“While appreciating that the grounds of judgment of the Federal Court is not out as yet, it can be assumed that the clear message of the court is that the housing tribunal cannot willy-nilly award compensation/damages to purchasers outside its scope and jurisdiction, which will be limited to what the developer and purchaser have agreed to in the SPA and no other supplementary documents as proof. To sum up, the claim in the tribunal will be confined to a contractual claim,” Lawyer Ranjan N Chandran, a commercial and construction partner at Hakem Arabi & Associates, tells The Edge.

He points out that the decision of the Federal Court was on a complaint of the purchaser to the housing tribunal, but that “it is yet to be seen and tested if this decision to prevent purchasers from making claims against the developer if they have taken vacant possession and renovated their homes will be applicable across the board to civil actions commenced in court”.

Ranjan opines that an action commenced by the purchaser in the civil courts is quite different since the purchaser will have a much wider latitude of claim, not only in the law of contract but the law of tort for misrepresentations based on what was represented, promised or assured to the purchasers by advertisement, circulars, promotional marketing launch events or even model showhouses.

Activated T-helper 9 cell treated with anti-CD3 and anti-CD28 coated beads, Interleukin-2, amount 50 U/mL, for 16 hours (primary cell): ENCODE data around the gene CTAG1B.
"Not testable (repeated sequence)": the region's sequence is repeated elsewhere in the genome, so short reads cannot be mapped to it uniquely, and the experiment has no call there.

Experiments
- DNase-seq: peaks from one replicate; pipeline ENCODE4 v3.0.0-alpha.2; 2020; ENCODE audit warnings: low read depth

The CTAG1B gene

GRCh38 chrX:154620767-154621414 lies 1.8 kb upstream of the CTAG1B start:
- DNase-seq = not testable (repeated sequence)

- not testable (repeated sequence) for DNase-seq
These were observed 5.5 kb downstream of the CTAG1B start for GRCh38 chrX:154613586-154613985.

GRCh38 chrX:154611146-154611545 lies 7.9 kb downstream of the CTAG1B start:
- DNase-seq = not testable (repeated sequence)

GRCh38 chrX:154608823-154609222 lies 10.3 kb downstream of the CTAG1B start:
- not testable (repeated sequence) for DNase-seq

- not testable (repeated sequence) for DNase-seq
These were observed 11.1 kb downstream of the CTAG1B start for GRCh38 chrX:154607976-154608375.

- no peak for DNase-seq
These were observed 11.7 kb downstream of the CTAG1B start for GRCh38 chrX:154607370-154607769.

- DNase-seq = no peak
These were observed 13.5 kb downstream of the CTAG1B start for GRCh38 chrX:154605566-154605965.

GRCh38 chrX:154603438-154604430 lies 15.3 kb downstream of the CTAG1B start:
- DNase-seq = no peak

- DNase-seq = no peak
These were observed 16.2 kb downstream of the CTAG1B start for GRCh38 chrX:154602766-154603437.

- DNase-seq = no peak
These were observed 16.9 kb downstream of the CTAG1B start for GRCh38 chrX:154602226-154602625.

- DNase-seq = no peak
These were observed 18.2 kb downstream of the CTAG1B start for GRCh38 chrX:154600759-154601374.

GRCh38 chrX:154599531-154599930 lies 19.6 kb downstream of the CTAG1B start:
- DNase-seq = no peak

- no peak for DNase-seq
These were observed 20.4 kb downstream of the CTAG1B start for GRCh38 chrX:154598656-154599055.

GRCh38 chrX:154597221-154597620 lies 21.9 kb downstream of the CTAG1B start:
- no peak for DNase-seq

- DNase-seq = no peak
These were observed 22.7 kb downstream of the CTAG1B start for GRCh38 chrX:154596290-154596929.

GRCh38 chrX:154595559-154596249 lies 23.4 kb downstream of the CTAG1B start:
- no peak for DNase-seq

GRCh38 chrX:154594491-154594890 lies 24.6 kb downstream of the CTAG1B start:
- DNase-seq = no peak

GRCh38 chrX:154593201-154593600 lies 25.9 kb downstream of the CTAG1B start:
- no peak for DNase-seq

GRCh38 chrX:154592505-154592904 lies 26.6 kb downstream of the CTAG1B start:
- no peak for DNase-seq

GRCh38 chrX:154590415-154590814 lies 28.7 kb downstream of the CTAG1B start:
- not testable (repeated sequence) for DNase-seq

The Tribunal for Homebuyer Claims was established under the Housing Development (Control & Licensing) Act 1996 (HDA) in December 2002. Purchasers of HDA properties have the platform to bring their cases to the National Housing Tribunal/Strata Management Tribunal. This has to be contrasted with normal commercial projects where the only avenue is the civil courts based on the freedom to contract and terms agreed to by the parties. The maximum jurisdiction award of the tribunal in a particular claim is RM50,000.

“The tribunal may now be rendered as constrained in its scope and jurisdiction and encourages more aggrieved purchasers to head directly to commence action in court,” says Ranjan.

He explains that the common ground that must be appreciated — be it an action commenced with the tribunal or the civil courts — is a trite principle of law, which states that generally the purpose of damages for breach of contract is meant to place the claimant in the same position as if the contract had been performed. “Damages or compensation is not meant to bring about unjust enrichment,” he highlights.

Thus, Ranjan’s advice to purchasers is to be cautious in what they intend to do and not “blow hot and cold”. If the purchaser decides to complain to the Tribunal for Homebuyer Claims about unresolved defects or non-adherence to specifications by the developer, then the status quo of the parcel upon receiving VP should be maintained. “Embarking on renovations that will substantially alter that status quo may jeopardise their compensation claims,” he points out.

A lawyer who declines to be named observes that since the HDA is supposed to be a social legislation, “then the tribunal’s role may have been adversely impacted by this decision”. Social legislations seek to protect the interests of home purchasers, who are in a more vulnerable position due to the inequality in bargaining power, against the property developers.